Most people know that incinerating waste is purely a cost. So this is something that you, as a grocery retailer, will want to reduce as much as possible. Unsorted waste goes straight to incineration plants via refuse collection companies that pay for incineration by the ton. These companies charge their customers even more in order to make a profit on the waste, but what many people are not aware of is that a significant proportion of the waste sent for incineration could in fact be recycled and provide a source of revenue.
Most waste can be recycled
The most common materials in the waste generated by grocery retailers are corrugated cardboard (in the form of boxes) and plastic. Both of these can be recycled, and recycling companies will pay you for them. The money you will receive for plastic is many times greater than for cardboard.
There are two different types of plastic – hard and soft. Soft plastic is usually called shrink film, which is what is wrapped around pallets to keep the goods in place during transport. Soft plastic can also be divided into coloured and uncoloured plastic, with uncoloured yielding a higher income than coloured because it does not need to be processed before it is recycled. Hard plastic comes mainly from plastic packaging.
A waste conundrum
There are many reasons why a store may not choose to sort and recycle its waste. The most common reason is ignorance – those who make the decisions about waste management simply do not know that they can get paid for their store’s waste. In other cases, you may not think that the volume of recyclable waste in your business is sufficient for recycling to be worthwhile. The most common reason, however, is the convenience of being able to throw everything into the same container.
Regardless of whether or not you recycle your waste, a common problem for grocery retailers is that unprocessed waste takes up a lot of space and has to be frequently collected by refuse collection companies. The more frequently waste is collected, the more expensive it becomes, which quickly eats into your recycling income.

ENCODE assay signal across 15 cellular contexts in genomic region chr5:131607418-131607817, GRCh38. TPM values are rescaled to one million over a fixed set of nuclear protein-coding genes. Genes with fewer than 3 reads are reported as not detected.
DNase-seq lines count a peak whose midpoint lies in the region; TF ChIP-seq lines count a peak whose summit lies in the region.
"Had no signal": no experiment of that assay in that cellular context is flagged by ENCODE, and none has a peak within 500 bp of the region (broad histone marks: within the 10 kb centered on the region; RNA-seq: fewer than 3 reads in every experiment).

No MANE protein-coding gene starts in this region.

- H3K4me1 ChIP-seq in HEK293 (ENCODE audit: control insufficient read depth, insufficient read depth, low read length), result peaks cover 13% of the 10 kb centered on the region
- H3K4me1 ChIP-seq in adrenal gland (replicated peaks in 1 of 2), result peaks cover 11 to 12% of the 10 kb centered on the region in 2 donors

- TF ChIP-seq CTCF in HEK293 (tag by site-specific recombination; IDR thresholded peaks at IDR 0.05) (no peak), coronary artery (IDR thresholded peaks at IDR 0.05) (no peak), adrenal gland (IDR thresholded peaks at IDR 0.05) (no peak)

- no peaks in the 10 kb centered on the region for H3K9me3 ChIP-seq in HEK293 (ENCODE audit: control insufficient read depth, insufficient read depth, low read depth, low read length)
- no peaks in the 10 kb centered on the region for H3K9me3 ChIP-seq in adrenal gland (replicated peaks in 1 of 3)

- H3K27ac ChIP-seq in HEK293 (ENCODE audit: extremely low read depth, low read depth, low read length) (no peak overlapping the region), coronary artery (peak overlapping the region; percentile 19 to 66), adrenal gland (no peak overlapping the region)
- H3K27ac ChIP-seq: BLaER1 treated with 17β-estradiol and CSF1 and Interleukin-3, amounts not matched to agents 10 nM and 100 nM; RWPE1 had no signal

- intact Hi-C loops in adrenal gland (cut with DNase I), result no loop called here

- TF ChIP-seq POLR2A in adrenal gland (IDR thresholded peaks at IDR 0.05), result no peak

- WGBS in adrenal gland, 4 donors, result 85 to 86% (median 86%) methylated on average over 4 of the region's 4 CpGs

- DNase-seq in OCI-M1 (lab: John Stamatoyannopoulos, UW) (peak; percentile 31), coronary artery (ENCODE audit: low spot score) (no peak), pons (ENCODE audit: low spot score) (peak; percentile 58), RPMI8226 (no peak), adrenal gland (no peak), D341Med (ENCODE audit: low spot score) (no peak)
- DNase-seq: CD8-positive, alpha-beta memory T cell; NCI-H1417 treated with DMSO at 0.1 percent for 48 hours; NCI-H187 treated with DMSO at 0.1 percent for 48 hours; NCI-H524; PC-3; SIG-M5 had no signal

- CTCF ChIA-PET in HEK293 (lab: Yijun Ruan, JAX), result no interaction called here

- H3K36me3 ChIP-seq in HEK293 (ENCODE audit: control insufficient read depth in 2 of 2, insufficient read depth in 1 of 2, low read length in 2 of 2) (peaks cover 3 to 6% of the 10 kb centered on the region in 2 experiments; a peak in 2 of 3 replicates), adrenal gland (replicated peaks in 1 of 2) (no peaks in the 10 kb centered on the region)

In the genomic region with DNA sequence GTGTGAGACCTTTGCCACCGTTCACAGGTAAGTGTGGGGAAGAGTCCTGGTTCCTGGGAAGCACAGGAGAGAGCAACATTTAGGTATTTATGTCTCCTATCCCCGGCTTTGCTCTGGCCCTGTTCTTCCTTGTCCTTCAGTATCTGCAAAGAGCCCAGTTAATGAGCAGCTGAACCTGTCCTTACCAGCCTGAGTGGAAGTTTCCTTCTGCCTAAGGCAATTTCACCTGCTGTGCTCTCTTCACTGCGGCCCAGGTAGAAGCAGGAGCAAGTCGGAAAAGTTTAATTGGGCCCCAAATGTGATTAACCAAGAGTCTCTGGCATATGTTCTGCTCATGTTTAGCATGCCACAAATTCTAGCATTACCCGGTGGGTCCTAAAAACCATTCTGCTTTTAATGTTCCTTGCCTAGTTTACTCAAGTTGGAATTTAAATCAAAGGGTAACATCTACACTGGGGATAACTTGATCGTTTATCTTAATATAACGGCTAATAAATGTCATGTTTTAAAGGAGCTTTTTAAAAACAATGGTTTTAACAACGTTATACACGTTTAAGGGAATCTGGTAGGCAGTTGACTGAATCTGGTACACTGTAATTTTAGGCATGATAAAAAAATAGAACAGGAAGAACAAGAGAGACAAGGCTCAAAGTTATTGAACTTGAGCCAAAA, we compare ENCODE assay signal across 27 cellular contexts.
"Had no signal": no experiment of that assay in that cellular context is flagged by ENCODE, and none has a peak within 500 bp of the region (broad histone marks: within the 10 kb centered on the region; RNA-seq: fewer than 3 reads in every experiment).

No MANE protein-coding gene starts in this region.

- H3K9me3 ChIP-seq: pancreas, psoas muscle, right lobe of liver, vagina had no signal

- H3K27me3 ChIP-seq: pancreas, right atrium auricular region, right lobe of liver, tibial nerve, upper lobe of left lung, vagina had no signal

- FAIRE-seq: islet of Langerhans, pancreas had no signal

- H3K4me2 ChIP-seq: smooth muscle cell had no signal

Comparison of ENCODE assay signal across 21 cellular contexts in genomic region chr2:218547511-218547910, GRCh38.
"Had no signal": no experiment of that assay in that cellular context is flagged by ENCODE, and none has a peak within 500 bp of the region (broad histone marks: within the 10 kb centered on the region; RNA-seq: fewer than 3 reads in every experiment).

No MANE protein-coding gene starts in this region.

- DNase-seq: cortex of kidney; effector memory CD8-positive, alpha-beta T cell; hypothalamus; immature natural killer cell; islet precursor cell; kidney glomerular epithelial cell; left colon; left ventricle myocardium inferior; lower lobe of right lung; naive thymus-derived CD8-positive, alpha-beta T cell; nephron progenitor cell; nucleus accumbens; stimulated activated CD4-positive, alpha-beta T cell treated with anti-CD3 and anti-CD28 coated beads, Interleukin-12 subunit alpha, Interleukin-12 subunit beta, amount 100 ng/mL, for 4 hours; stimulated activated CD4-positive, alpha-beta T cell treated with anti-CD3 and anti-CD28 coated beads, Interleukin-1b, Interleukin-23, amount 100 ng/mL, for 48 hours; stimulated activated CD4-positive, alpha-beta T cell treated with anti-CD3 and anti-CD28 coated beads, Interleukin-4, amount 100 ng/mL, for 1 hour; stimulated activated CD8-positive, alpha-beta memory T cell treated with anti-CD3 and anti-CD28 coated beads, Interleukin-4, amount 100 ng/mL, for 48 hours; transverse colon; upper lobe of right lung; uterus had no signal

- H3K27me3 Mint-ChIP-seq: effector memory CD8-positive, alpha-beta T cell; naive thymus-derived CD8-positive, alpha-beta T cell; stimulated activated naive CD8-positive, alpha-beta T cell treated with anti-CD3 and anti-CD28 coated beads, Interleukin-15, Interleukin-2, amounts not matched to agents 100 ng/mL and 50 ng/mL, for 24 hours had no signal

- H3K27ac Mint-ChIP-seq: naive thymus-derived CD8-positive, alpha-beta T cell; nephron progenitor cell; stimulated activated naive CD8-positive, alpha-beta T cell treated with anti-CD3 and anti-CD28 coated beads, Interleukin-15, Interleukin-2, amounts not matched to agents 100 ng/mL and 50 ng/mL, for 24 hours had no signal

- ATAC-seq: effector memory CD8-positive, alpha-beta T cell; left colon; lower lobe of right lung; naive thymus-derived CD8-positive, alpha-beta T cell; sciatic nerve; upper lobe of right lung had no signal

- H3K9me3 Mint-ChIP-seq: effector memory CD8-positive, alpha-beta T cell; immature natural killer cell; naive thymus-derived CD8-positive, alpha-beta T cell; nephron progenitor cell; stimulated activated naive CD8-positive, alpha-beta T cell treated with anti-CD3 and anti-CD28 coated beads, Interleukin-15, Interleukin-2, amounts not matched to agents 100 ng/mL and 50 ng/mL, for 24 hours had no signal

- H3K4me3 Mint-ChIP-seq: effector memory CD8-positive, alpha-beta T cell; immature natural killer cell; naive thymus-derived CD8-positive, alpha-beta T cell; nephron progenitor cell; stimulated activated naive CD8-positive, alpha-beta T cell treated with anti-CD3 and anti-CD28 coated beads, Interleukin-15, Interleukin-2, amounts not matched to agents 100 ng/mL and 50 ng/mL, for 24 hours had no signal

One way to cut down on the space taken up by cardboard in particular is to cut and fold the boxes before throwing them away. Flat cardboard do not take anywhere near the same amount of space as whole boxes, but then there is the cost of the time it takes for someone to cut and fold them – time that could be better spent helping customers on the shop floor.
Pure income after two years
Let us do the maths. The time it takes to manually process the waste to be recycled eats into the income generated by recycling. To circumvent this, manual processing must be limited, which is most easily solved by purchasing or renting a compactor or baler so that staff do not have to cut and fold the waste.
The life span of balers and good quality compactors is between 15 and 20 years. For those who have only ever handled waste manually, the savings in working hours and waste costs mean that such an investment can be recouped in less than two years. After this time, the savings generated by the baler/compactor and recycling payments are pure income.
To find out how to get paid for your plastic and corrugated cardboard waste, contact the refuse collection company that currently takes care of your waste. They can provide you with new containers for plastic and corrugated cardboard, and pay you for the material that goes on to be recycled.